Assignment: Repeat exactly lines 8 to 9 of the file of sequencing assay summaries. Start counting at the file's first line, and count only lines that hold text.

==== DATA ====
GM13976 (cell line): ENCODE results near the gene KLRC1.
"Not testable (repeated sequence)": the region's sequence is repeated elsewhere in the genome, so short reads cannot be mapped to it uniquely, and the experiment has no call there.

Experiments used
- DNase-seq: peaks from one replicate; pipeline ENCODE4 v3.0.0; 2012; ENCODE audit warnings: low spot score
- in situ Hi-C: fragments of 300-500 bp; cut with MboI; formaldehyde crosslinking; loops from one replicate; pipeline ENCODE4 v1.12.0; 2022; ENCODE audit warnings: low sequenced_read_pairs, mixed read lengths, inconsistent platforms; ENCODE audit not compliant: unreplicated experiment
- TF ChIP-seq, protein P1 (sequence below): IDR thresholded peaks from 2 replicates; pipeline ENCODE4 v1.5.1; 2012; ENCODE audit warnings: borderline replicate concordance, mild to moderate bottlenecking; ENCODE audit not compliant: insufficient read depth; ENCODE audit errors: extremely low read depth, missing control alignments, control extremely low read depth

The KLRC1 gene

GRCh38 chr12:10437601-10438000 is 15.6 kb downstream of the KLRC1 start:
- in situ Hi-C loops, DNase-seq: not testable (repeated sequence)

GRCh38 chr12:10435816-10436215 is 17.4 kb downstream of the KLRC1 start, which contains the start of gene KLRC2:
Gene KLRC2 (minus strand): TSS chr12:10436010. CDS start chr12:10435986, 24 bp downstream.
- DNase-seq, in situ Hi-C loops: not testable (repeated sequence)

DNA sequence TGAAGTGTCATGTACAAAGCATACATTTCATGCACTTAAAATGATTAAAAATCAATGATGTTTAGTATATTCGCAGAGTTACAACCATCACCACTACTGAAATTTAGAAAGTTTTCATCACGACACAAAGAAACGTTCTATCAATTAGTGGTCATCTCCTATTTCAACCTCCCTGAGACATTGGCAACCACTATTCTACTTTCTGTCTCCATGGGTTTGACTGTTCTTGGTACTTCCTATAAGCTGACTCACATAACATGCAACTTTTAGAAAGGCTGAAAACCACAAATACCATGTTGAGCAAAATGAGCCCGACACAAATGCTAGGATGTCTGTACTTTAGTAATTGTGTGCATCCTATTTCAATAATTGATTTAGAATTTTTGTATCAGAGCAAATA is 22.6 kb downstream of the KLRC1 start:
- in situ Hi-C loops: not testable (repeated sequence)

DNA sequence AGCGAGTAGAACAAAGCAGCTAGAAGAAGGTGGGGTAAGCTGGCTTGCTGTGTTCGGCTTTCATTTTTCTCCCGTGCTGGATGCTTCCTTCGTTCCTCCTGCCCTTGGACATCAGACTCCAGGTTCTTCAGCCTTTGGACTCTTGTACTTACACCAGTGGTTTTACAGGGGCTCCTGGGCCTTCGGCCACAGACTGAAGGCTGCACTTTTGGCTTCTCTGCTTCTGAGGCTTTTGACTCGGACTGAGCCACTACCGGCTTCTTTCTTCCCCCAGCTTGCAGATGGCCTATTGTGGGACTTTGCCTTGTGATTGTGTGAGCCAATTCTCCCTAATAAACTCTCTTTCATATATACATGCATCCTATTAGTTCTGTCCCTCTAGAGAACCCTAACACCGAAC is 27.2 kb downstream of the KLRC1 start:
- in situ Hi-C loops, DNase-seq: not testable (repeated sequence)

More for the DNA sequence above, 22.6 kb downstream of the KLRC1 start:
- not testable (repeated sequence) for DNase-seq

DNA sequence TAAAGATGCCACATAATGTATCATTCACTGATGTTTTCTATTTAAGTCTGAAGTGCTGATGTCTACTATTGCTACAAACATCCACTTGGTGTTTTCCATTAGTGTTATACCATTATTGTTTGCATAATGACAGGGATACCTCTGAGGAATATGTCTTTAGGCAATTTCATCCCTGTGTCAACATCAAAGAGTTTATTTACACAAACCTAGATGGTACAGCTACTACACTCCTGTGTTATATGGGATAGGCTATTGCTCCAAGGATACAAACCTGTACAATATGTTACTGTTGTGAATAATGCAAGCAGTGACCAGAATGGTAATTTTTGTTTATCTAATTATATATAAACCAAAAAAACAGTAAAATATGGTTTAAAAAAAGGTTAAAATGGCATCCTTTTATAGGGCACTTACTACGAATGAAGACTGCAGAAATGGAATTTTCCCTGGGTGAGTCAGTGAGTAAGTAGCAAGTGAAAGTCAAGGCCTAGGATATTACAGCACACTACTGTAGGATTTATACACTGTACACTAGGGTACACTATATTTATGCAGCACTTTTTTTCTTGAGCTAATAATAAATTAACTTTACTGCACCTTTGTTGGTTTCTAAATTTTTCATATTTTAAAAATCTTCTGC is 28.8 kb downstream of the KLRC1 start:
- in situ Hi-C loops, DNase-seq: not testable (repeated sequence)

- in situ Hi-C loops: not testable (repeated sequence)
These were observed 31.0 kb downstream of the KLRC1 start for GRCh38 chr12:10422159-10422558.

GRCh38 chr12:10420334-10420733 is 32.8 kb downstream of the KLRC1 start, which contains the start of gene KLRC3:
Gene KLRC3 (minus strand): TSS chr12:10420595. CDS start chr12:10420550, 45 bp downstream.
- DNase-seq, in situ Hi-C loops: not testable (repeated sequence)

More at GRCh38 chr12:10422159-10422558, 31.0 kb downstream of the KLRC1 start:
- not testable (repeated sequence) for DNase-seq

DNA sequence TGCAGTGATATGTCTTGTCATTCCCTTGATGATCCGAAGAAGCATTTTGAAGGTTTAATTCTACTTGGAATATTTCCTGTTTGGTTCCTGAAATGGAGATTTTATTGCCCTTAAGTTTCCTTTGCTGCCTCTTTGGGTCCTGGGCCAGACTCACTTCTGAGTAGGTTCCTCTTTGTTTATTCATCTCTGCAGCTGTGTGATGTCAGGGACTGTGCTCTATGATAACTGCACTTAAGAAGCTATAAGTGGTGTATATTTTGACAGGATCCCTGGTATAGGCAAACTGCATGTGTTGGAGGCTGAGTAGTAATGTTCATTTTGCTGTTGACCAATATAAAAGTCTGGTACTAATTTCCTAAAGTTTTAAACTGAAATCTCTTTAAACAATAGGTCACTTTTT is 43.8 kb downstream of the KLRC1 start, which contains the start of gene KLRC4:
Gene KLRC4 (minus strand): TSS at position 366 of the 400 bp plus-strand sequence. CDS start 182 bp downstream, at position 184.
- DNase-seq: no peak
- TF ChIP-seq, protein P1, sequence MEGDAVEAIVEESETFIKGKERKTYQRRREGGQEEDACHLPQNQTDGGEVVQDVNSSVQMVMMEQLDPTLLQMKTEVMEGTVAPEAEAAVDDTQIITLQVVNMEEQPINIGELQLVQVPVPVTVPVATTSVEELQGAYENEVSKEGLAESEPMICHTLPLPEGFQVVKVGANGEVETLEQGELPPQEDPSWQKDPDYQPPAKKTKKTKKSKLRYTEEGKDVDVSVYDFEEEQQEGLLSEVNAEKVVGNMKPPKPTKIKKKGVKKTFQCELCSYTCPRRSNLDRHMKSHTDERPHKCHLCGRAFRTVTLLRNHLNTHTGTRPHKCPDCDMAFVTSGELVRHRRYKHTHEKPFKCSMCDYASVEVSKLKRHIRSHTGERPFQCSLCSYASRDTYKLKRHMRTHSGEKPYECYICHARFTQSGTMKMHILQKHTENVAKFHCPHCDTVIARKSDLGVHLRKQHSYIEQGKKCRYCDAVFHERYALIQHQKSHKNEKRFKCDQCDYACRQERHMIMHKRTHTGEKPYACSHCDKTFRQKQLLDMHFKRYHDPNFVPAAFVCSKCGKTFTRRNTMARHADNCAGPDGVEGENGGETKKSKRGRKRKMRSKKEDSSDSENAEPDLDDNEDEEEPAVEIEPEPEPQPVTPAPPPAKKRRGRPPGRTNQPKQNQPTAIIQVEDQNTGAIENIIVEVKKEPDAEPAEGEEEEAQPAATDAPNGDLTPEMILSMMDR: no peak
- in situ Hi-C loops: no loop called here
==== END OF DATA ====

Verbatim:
GRCh38 chr12:10437601-10438000 is 15.6 kb downstream of the KLRC1 start:
- in situ Hi-C loops, DNase-seq: not testable (repeated sequence)